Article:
Not only do they use words that suggest a woman is a better mother by 'making a parenting plan' then by parenting, but they emphasise them.  


They are telling a woman her baby is without hope with her, that she is without hope raising him or her.  They perpetuate the long-told lie that adoption is a 'fresh start', something that women move on from with barely a backward glance.   In the era of forced adoptions in Australia and elsewhere, this was the expectation of mothers, to move on, to forget about their child.  When they weren't able to do this, they felt that there was something innately wrong with them, that they were somehow failing.  

We need to do better than to advocate for the separation of mothers from their children, whether through adoption or abortion.  We need to acknowledge the drivers to a decision that a woman feels she is not good enough, or doesn't have any resources to parent.  We don't address inequity by taking babies from their mothers, either during pregnancy or after birth.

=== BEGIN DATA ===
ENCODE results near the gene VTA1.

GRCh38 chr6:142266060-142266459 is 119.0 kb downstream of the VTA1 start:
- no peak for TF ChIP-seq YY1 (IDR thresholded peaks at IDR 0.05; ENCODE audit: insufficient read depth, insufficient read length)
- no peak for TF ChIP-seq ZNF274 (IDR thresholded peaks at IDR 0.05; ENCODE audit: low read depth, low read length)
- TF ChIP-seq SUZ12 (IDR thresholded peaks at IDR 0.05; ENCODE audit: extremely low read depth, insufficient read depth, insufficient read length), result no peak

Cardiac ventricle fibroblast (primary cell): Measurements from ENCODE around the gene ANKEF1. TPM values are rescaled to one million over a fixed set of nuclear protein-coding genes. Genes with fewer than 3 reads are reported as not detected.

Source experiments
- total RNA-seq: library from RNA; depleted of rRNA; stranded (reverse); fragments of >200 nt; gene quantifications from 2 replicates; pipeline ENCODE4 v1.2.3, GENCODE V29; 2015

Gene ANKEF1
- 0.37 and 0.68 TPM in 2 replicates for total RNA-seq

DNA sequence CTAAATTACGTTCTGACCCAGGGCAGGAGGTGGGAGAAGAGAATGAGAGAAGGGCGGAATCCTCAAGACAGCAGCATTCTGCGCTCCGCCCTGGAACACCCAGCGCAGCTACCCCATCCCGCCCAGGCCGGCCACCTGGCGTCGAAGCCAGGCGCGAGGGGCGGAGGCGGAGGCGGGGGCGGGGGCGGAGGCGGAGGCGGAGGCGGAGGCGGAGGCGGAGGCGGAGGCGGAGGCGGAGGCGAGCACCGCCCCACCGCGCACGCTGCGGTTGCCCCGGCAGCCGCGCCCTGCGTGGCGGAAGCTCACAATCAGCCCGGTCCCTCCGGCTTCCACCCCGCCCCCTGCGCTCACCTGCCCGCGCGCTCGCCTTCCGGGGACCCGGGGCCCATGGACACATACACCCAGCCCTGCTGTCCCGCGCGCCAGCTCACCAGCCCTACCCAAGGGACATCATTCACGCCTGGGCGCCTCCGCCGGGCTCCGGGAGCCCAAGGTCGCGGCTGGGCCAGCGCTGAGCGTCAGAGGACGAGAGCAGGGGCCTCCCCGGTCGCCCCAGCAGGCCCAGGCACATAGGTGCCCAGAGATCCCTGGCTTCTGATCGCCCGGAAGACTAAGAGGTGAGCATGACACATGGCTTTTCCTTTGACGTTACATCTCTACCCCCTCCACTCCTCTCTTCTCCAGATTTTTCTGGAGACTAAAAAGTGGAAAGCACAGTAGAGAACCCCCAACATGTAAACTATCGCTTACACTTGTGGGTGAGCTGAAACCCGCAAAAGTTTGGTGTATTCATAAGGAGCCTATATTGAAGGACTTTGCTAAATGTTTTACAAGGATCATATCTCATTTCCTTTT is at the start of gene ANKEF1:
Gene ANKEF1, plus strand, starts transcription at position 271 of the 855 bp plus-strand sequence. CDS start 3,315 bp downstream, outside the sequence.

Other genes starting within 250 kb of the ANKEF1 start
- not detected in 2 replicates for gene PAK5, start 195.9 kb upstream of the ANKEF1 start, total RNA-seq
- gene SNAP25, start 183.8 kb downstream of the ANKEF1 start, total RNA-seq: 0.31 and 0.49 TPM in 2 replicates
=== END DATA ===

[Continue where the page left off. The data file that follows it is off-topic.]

It is brave, courageous and selfless to be a mother.   It isn't something women need to be doing alone.  Children need more than one or two primary people in their lives loving them, so do mothers.   What are you doing to be part of a village for someone?  

© 2024 Debbie Garratt